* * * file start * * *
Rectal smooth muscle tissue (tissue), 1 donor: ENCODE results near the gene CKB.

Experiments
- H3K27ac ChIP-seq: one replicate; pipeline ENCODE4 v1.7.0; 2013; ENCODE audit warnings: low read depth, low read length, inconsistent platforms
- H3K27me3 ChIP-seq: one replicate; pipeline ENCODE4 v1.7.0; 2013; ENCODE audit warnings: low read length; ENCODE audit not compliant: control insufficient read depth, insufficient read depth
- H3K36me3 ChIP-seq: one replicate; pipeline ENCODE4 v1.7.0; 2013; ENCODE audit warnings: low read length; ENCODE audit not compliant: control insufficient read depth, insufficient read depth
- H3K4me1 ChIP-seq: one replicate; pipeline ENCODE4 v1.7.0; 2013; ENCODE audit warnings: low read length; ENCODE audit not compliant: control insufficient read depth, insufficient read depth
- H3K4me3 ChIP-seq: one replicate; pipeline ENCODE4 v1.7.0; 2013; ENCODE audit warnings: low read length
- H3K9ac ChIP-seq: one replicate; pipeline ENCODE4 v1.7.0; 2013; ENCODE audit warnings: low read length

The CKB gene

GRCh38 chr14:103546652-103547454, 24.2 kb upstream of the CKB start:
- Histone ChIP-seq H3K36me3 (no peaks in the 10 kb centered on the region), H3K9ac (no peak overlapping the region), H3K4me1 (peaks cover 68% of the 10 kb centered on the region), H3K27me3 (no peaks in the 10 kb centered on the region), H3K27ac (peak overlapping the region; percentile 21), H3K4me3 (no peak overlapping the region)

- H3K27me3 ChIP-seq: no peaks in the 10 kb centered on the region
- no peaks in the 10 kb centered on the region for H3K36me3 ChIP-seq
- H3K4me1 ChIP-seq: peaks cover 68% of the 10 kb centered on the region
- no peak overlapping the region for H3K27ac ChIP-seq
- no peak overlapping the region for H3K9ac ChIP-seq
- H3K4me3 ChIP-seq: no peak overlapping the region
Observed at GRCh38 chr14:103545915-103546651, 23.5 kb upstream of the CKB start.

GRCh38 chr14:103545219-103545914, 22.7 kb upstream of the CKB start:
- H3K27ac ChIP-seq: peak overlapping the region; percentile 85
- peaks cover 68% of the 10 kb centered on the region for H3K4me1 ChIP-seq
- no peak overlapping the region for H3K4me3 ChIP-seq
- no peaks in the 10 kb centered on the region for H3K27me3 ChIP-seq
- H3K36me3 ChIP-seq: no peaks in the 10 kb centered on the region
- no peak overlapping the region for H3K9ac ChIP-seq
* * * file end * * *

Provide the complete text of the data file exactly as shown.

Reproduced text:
Rectal smooth muscle tissue (tissue), 1 donor: ENCODE results near the gene CKB.

Experiments
- H3K27ac ChIP-seq: one replicate; pipeline ENCODE4 v1.7.0; 2013; ENCODE audit warnings: low read depth, low read length, inconsistent platforms
- H3K27me3 ChIP-seq: one replicate; pipeline ENCODE4 v1.7.0; 2013; ENCODE audit warnings: low read length; ENCODE audit not compliant: control insufficient read depth, insufficient read depth
- H3K36me3 ChIP-seq: one replicate; pipeline ENCODE4 v1.7.0; 2013; ENCODE audit warnings: low read length; ENCODE audit not compliant: control insufficient read depth, insufficient read depth
- H3K4me1 ChIP-seq: one replicate; pipeline ENCODE4 v1.7.0; 2013; ENCODE audit warnings: low read length; ENCODE audit not compliant: control insufficient read depth, insufficient read depth
- H3K4me3 ChIP-seq: one replicate; pipeline ENCODE4 v1.7.0; 2013; ENCODE audit warnings: low read length
- H3K9ac ChIP-seq: one replicate; pipeline ENCODE4 v1.7.0; 2013; ENCODE audit warnings: low read length

The CKB gene

GRCh38 chr14:103546652-103547454, 24.2 kb upstream of the CKB start:
- Histone ChIP-seq H3K36me3 (no peaks in the 10 kb centered on the region), H3K9ac (no peak overlapping the region), H3K4me1 (peaks cover 68% of the 10 kb centered on the region), H3K27me3 (no peaks in the 10 kb centered on the region), H3K27ac (peak overlapping the region; percentile 21), H3K4me3 (no peak overlapping the region)

- H3K27me3 ChIP-seq: no peaks in the 10 kb centered on the region
- no peaks in the 10 kb centered on the region for H3K36me3 ChIP-seq
- H3K4me1 ChIP-seq: peaks cover 68% of the 10 kb centered on the region
- no peak overlapping the region for H3K27ac ChIP-seq
- no peak overlapping the region for H3K9ac ChIP-seq
- H3K4me3 ChIP-seq: no peak overlapping the region
Observed at GRCh38 chr14:103545915-103546651, 23.5 kb upstream of the CKB start.

GRCh38 chr14:103545219-103545914, 22.7 kb upstream of the CKB start:
- H3K27ac ChIP-seq: peak overlapping the region; percentile 85
- peaks cover 68% of the 10 kb centered on the region for H3K4me1 ChIP-seq
- no peak overlapping the region for H3K4me3 ChIP-seq
- no peaks in the 10 kb centered on the region for H3K27me3 ChIP-seq
- H3K36me3 ChIP-seq: no peaks in the 10 kb centered on the region
- no peak overlapping the region for H3K9ac ChIP-seq